[PR4] Preferences of people with diabetes for inhaled and injectable insulin regimens

[PR4] Preferences of people with diabetes for inhaled and injectable insulin regimens

2006 Value in health

Chancellor, J. | Aballea, S. | Lawrence, A. | Sheldon, R. | Cure, S. | Plun-Favreau, J. | Volume: 9, Issue: 6, Pages: A195-A196, Insulin, methods,

OBJECTIVE: To elicit single-index preferences from people
with diabetes for treatment with inhaled insulin compared to
injectable insulin. METHODS: Written descriptions were developed
for five clinical scenarios in Type 1 and Type 2 diabetes
(T1D and T2D): 1) pre-mixed insulin in T1D; 2) basal-bolus
insulin in T1D; 3) pre-mixed insulin in T2D; 4) oral treatment
in T2D; and 5) oral treatment plus basal insulin in T2D. In each
scenario, adjustment or initiation of insulin treatment was
required due to poor glycaemic control. Two alternative insulin
regimens were described for each scenario: injectable-only or
inhaled insulin to replace or reduce the number of daily injections.
Only the characteristics of treatment varied; equal efficacy
was assumed. Computer-assisted personal interviews were conducted
at six UK locations with people with diabetes aged over
18 years. After demonstration of the inhalation and pen injection
devices, 344 respondents (66% male), 132 (mean age 49
years) with T1D and 212 (mean age 63 years) with T2D, rated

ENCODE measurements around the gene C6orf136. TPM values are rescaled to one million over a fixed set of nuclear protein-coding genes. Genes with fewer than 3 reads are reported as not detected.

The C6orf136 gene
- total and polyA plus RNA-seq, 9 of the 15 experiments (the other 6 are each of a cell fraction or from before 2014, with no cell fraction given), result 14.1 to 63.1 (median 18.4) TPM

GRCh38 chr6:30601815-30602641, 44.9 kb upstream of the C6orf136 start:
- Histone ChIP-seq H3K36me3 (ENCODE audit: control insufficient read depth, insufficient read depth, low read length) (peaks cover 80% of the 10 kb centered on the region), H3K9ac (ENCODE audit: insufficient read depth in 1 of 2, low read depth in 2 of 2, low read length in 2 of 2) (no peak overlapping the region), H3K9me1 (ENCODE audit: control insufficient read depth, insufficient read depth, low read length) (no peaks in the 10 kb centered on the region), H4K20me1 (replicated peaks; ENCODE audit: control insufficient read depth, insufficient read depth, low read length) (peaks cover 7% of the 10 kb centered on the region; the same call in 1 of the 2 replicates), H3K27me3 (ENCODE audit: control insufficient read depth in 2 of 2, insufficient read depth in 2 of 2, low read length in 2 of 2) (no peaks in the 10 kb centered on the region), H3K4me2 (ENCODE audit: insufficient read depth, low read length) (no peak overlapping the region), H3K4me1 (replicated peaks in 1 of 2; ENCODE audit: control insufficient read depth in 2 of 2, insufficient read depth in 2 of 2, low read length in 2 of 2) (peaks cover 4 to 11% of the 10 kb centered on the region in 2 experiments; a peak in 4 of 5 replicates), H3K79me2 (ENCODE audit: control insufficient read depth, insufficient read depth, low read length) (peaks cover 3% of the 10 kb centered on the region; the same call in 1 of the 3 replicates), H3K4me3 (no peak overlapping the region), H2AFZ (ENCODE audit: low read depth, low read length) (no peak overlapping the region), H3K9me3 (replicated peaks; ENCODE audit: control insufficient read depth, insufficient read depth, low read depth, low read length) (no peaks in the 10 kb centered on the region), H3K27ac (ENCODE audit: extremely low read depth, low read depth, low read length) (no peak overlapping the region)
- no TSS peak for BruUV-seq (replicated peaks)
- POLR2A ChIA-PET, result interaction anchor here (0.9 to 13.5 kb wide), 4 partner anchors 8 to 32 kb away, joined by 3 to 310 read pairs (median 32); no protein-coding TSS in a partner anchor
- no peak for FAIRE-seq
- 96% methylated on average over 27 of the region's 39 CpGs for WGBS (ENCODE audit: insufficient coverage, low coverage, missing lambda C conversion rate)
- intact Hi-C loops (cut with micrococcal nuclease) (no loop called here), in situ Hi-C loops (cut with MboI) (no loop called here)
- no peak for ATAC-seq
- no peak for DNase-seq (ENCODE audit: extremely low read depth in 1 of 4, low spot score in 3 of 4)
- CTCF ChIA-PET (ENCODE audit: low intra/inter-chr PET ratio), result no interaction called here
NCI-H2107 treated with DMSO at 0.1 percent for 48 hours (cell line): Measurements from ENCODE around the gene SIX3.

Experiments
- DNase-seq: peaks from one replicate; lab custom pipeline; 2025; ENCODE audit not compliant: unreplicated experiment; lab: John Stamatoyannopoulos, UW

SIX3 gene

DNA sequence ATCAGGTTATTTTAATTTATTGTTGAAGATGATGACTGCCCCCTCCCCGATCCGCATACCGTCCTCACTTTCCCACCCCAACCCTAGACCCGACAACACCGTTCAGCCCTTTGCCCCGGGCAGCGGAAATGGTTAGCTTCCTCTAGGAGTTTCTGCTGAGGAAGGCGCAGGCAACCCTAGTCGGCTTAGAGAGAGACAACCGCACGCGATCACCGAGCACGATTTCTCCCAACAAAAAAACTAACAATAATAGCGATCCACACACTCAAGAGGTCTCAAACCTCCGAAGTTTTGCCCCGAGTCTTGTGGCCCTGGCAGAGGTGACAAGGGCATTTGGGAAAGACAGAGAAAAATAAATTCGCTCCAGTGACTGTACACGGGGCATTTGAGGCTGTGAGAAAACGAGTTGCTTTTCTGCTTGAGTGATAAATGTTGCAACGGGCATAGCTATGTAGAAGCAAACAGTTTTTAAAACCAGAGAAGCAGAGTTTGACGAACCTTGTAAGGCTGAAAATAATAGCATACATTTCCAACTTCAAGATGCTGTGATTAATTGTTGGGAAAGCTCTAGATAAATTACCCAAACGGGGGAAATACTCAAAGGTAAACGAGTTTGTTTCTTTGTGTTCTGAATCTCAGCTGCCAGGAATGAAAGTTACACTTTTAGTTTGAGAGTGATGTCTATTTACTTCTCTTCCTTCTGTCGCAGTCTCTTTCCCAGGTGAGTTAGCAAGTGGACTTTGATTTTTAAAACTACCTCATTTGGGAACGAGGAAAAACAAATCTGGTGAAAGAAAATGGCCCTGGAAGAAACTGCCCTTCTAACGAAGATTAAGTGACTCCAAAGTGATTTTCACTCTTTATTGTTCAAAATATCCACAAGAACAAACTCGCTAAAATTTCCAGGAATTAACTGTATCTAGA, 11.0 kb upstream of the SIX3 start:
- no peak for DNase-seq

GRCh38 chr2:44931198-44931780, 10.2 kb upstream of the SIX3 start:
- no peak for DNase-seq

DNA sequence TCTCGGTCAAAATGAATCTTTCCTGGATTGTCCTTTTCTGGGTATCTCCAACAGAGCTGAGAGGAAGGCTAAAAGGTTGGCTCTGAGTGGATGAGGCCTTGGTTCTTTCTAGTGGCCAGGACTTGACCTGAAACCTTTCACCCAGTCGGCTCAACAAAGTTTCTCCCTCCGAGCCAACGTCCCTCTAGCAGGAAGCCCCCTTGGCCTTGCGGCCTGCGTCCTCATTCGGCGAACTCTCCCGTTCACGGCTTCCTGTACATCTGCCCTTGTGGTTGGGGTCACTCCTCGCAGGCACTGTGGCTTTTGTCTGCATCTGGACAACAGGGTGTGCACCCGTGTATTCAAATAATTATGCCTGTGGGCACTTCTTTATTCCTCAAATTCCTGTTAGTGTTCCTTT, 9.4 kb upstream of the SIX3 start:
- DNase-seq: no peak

scenarios by time trade-off (TTO) and EQ-5D. RESULTS: A
majority of respondents preferred inhalation variants; the proportions
ranging from 63% to 81% across the scenarios, with
generally less than 10% indifferent between variants. Mean differences
between variants in TTO scores were 0.074, 0.076,
0.088, 0.053 and 0.043 for the 5 scenarios respectively (p < 0.005 for all comparisons). Mean EQ-5D differences between variants were 0.043, 0.029, 0.037, 0.020, 0.021 for the 5 scenarios respectively (p < 0.05 for scenarios 1 and 3), driven mainly by differences in pain/discomfort. Mean self-rated health was similar between T1D and T2D respondents, at 0.83 (TTO) and 0.75 (EQ-5D). CONCLUSIONS: Inhaled insulin may offer the prospect for improved patient satisfaction when a patient's injectable insulin regimen requires adjustment. TTO was more sensitive than EQ-5D to differences between scenarios and differences between treatment variants within scenarios.